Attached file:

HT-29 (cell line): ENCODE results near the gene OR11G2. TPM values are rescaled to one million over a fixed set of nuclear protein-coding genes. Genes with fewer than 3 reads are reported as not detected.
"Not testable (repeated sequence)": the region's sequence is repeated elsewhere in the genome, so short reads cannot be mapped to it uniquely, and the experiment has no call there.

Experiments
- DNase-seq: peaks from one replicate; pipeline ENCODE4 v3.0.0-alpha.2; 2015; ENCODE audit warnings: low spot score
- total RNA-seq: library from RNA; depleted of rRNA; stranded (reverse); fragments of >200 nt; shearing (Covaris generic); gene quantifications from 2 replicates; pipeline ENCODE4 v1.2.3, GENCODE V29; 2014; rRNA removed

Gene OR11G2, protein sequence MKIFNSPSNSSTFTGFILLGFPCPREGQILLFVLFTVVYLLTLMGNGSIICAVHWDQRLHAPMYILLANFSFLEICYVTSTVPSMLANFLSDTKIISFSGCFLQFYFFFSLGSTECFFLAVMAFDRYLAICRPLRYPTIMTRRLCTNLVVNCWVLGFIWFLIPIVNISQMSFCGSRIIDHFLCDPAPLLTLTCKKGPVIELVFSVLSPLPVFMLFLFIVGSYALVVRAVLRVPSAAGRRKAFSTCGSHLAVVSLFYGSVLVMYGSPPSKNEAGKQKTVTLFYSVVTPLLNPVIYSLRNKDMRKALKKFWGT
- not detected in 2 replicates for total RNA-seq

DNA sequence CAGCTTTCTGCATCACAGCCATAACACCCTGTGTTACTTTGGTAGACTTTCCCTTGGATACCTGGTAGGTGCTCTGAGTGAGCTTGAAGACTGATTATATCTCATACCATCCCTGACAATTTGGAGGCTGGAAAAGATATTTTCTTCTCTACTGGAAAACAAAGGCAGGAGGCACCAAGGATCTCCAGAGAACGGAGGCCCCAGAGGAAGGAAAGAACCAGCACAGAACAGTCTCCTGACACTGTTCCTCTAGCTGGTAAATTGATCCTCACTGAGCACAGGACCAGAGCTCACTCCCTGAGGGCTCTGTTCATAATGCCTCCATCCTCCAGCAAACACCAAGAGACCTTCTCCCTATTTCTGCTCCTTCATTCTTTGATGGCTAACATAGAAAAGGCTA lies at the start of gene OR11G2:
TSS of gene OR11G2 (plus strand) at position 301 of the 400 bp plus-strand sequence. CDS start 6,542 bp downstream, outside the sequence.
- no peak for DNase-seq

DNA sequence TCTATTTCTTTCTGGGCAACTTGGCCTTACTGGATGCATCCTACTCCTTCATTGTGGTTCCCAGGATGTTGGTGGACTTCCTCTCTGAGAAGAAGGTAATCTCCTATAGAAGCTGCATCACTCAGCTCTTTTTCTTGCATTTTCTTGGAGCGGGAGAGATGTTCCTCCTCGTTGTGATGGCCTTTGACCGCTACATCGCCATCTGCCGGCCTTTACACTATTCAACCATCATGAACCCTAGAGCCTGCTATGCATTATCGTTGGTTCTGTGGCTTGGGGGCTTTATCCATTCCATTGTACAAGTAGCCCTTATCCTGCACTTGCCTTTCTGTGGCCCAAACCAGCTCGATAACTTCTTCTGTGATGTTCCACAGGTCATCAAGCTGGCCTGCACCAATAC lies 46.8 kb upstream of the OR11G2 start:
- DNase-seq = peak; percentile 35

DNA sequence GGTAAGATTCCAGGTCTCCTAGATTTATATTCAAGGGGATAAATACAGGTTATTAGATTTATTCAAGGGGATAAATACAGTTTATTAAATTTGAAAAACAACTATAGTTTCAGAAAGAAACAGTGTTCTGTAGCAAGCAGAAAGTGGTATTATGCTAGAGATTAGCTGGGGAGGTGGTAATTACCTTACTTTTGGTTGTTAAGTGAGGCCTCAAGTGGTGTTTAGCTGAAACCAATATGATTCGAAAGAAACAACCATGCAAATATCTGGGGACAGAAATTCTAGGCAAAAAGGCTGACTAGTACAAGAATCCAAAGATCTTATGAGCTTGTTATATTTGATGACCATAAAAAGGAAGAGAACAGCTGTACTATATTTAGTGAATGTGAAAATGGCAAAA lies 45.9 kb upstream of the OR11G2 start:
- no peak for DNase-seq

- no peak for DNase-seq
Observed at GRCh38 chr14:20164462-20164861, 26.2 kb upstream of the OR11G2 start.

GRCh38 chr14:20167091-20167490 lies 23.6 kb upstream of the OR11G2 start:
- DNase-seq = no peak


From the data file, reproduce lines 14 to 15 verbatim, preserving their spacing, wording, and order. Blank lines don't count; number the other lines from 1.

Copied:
- no peak for DNase-seq

- no peak for DNase-seq